India’s tourism sector has enormous potential for growth given the range of natural and cultural attractions it has on offer, and the government and hospitality sector are working hard to put in place measures needed to take advantage of this, say those in the industry.
“India’s tourism has a huge upside potential,” says Arun Nanda, chairman of travel company Mahindra Holidays & Resorts. “Nobody has so much to offer.”
Mr Nanda says the focus now is to boost the image of the country as a premium holiday destination.
“We have to improve the perception of safety, cleanliness, hygiene in the minds of the market,” he says.
And the market potential is enormous. India may be geographically vast, with landscapes of mountains, deserts, beaches and jungles, along with a huge variety of cultural and historical attractions on offer, but it only has a 1.18 per cent share of international tourism arrivals, according to the Ministry of Tourism.
But thanks to concerted efforts by the government and the sector itself, tourism is growing fast.
Last year, India attracted more than 10 million international tourists, accounting for 6.8 per cent of GDP, up from 8.8 million the previous year, while foreign exchange earnings from tourism increased by 20.8 per cent to $27.69 billion (Dh101.70), the ministry’s figures show. India has outlined plans to double its tourist arrivals to 20 million annually by 2020.
“I think that India’s tourism industry is very, very well-poised in terms of growth,” says Anand Kandadai, executive vice president of Cleartrip, an online travel booking company headquartered in Mumbai.
“Infrastructure is an integral part of tourism. Getting a certain level of hygienic accommodation is something that tourists genuinely expect, and these are areas where there is scope for improvement,” he says.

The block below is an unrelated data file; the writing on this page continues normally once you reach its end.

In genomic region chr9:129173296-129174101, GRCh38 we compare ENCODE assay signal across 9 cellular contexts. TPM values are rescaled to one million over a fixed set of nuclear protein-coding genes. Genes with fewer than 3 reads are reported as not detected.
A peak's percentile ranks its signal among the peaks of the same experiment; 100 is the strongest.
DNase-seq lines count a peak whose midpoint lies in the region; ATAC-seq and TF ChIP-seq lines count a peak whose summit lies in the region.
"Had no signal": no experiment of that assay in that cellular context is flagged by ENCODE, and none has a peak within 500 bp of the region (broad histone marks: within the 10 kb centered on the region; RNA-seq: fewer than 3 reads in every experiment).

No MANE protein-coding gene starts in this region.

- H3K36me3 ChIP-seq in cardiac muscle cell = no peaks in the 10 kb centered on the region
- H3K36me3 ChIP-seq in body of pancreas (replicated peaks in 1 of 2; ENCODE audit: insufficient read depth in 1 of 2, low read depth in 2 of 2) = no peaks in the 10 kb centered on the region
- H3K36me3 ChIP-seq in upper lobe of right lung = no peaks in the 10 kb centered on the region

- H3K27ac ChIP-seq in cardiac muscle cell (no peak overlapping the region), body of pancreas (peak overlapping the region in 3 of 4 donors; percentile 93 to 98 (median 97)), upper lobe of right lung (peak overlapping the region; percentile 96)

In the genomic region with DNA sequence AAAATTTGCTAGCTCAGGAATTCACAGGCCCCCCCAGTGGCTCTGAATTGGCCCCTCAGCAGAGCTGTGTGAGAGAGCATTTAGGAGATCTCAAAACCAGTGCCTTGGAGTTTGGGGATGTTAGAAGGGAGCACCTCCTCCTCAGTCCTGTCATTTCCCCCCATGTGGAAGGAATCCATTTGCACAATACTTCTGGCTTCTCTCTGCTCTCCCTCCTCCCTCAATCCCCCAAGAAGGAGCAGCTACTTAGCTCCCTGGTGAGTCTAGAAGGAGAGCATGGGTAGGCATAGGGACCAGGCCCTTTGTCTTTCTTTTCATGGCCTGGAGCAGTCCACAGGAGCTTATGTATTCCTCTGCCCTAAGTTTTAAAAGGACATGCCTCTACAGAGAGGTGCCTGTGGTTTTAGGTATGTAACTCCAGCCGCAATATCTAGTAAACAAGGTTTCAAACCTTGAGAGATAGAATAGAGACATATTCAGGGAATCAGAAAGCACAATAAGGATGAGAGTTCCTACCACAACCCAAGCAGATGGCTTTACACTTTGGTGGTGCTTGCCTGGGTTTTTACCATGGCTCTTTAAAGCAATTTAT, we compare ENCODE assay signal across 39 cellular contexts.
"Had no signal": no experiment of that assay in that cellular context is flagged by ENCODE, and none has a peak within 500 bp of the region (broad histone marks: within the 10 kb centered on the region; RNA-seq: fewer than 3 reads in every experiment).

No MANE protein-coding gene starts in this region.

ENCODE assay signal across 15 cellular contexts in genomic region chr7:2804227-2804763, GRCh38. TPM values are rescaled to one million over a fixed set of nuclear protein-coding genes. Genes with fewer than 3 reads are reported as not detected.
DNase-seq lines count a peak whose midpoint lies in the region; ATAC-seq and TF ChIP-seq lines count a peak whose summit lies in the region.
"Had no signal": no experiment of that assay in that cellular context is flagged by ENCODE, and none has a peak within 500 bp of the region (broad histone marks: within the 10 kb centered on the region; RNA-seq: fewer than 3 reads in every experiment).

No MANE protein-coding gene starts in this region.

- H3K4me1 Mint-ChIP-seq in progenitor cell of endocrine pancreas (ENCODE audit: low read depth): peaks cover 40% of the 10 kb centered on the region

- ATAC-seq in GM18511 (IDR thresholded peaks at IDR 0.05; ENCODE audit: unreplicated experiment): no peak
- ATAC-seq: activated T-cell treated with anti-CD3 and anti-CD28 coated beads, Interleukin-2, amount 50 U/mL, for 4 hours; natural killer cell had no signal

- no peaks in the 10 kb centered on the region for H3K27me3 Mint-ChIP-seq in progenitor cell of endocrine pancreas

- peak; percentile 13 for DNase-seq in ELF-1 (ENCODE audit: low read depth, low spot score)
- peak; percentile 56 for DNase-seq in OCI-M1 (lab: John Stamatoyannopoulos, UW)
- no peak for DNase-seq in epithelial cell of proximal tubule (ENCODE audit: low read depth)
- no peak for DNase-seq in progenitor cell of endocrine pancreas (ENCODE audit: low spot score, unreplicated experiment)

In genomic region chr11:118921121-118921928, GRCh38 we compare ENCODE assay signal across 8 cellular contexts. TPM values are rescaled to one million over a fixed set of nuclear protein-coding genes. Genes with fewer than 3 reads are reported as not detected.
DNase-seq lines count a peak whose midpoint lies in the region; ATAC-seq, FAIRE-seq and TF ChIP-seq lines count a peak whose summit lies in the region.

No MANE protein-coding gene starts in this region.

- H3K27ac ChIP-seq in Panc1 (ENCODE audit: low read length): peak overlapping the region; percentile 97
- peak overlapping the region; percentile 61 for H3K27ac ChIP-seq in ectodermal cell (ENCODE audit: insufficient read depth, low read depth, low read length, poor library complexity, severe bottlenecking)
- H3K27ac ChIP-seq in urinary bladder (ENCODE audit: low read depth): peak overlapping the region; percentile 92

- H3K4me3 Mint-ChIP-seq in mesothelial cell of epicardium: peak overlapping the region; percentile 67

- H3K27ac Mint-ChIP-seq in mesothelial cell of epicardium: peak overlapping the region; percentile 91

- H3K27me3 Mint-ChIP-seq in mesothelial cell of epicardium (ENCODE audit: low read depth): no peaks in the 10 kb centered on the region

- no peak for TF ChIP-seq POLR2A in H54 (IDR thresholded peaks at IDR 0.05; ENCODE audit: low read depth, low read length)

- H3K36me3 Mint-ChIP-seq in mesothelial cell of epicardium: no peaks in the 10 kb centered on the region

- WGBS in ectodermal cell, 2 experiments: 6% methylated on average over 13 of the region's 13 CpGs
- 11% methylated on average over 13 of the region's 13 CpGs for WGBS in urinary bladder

“From a connectivity standpoint, a lot more needs to be done, but there’s a lot of clarity of thought in what needs to happen. Tourist safety is something that is going to be of priority.”
While cities are generally well-connected in India, there is room to improve air, road and rail links to many of the country’s more remote areas, where there are attractions such as wildlife reserves that appeal to different travel audiences. Industry chiefs say the issue is very much at the forefront of the government’s plans.
“I think infrastructure is one of the major areas, and right now there are promises to get better, but the roads should be good, the connectivity should be in place,” says Sunil Gupta, the chief executive of WelcomHeritage Hotels, which is part of ITC Hotels, India’s second-largest hotel chain with over 100 properties.
He points out that having tourists arrive with certain expectations and not being able to fulfil them would be a problem.
But like the rest of the sector, he is optimistic about how tourism is growing and developing.
Government initiatives include the introduction of e-visas and expanding visas-on-arrival offerings to attract foreign tourists by simplifying the process of entering India.
Most recently, India’s union budget, presented on February 1, saw the announcement of further measures to help grow the hospitality sector.
These include ambitious plans to develop 10 prominent tourist sites into “iconic tourism destinations” by developing infrastructure, skills and technology and attracting private investment, along with branding and marketing initiatives. It also includes plans to upgrade tourist amenities at 100 monuments of the Archaeological Survey of India .
“India is blessed with an abundance of tourist attractions,” said Arun Jaitley, India’s Finance Minister, in his presentation of the budget.
The government also wants to connect 56 unserved airports – those with no scheduled airline service – and 31 unserved helipads across the country, another major move that will further strengthen and widen India’s appeal as an easily navigable and wide-ranging destination for tourists of all types.
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